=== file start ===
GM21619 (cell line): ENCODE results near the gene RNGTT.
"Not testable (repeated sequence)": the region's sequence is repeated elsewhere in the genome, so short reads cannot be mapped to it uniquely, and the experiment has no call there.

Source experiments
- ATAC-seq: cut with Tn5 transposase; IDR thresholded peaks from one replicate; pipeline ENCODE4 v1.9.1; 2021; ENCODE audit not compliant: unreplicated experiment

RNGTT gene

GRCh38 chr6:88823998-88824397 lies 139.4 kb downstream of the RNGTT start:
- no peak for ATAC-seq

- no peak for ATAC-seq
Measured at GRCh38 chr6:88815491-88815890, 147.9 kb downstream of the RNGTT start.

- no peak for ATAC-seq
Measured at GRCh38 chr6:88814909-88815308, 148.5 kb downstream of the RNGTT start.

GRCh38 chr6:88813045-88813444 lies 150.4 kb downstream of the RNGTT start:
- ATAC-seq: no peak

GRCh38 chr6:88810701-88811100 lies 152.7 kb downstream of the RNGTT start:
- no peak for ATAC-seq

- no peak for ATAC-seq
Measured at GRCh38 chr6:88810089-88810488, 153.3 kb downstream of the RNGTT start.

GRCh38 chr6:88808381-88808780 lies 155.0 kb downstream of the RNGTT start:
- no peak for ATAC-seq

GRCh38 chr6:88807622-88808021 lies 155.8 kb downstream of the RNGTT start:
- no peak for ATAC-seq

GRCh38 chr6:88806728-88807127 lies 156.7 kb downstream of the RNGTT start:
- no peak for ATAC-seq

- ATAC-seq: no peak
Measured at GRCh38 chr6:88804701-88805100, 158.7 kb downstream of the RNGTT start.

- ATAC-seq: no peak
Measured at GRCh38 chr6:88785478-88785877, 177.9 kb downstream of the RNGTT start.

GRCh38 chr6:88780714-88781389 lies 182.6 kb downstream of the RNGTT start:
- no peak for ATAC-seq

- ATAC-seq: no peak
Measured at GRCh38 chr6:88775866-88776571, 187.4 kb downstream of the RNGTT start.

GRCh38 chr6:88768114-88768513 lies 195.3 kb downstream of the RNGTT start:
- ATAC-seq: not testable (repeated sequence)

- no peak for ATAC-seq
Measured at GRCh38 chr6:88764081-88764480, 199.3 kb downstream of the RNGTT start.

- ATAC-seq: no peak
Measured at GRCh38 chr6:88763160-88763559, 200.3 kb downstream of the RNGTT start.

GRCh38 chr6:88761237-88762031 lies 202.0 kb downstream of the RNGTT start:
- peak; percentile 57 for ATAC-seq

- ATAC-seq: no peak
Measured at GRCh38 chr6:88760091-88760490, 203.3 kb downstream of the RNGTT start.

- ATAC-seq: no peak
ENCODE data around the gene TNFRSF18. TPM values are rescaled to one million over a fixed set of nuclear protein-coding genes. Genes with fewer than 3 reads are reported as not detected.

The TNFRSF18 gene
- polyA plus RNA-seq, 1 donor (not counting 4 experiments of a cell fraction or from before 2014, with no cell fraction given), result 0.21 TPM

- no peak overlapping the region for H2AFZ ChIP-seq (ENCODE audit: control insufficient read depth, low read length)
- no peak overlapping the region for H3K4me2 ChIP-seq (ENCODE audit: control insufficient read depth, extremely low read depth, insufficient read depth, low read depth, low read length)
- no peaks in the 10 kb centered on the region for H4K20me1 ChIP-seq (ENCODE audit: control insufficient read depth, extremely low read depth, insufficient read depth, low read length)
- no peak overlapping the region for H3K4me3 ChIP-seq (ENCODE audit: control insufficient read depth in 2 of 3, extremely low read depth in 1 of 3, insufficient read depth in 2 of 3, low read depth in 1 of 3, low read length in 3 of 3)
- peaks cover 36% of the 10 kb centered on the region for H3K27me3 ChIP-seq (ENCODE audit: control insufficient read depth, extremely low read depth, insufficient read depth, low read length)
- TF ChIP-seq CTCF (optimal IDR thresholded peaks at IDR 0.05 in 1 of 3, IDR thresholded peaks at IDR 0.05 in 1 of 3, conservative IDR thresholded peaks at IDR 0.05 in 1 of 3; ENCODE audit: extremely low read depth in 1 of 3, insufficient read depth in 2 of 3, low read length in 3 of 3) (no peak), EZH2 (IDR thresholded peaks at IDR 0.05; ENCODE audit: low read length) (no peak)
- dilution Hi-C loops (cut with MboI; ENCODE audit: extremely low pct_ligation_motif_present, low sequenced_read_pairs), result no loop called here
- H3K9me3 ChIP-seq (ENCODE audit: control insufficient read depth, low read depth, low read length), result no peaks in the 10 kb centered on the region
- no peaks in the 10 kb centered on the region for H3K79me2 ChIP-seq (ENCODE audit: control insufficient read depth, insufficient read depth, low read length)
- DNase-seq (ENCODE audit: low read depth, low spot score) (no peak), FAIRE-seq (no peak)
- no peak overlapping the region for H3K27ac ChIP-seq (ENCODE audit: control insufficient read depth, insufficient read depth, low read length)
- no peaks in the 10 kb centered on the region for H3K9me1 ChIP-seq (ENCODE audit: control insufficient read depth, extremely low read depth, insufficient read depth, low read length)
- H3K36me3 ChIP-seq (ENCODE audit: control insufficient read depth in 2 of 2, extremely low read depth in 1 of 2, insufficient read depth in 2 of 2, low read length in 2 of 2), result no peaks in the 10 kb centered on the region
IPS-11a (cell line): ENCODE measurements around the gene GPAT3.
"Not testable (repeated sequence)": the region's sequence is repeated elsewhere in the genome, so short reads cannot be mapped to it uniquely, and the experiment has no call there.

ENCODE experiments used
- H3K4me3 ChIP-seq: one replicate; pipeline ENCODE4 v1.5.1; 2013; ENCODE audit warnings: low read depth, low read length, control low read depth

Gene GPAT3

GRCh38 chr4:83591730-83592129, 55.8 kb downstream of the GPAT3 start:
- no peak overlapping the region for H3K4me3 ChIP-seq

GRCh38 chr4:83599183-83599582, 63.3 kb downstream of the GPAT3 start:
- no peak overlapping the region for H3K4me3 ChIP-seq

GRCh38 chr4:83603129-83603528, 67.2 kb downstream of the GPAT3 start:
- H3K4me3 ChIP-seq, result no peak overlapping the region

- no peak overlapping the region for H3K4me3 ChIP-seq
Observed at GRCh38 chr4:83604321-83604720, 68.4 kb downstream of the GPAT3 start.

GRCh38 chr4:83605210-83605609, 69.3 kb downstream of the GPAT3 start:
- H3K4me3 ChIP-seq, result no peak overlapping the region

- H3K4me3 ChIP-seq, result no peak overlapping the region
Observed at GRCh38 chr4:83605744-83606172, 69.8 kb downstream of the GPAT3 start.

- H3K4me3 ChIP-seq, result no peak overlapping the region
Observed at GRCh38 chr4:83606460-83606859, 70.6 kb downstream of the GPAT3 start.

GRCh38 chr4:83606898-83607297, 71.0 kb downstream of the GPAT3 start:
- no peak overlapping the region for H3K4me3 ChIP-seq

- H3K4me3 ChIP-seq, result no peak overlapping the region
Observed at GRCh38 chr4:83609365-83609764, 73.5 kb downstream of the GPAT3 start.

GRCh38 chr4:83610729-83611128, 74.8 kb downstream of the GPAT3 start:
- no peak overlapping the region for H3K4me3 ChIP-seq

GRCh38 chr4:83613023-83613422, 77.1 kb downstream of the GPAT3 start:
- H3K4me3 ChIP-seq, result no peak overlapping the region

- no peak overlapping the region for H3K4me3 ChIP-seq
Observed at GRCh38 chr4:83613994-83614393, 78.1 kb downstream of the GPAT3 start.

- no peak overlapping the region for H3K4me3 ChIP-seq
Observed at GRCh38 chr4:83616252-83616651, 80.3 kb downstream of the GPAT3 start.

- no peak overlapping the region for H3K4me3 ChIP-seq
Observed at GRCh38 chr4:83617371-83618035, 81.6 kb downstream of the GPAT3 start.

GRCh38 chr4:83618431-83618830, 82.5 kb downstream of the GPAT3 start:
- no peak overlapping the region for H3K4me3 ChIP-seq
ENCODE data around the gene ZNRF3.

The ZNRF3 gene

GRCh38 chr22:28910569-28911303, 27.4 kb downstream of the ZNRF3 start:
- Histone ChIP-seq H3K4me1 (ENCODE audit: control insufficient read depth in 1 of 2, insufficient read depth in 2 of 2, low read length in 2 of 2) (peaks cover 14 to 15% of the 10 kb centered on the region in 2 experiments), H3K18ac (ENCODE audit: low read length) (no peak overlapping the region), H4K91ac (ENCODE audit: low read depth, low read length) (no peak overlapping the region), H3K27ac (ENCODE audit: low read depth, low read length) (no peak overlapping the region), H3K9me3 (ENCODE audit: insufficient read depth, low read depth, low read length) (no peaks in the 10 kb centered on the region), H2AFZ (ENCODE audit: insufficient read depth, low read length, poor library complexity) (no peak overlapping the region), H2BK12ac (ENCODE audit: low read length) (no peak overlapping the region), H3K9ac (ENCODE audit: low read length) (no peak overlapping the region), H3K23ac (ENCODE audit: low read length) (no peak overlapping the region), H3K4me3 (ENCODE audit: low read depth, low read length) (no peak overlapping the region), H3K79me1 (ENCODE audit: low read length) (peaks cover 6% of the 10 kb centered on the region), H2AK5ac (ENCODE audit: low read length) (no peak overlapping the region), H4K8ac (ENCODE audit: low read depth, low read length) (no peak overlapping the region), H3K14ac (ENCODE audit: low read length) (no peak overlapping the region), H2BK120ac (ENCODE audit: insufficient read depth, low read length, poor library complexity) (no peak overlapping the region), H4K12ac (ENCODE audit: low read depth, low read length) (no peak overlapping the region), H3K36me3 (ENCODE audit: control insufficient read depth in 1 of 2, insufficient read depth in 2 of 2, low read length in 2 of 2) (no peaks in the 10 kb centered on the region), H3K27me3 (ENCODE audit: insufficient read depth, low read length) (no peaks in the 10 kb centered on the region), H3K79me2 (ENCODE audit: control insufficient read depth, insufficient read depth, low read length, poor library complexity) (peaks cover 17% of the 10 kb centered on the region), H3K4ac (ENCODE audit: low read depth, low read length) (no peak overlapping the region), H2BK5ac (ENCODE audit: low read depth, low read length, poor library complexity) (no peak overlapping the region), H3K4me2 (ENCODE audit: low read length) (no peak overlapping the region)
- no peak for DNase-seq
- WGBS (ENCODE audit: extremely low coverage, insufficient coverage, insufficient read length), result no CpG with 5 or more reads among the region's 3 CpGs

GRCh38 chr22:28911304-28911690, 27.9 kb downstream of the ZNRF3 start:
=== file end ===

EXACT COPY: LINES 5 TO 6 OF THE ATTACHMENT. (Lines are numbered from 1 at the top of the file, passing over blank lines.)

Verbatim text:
RNGTT gene

GRCh38 chr6:88823998-88824397 lies 139.4 kb downstream of the RNGTT start: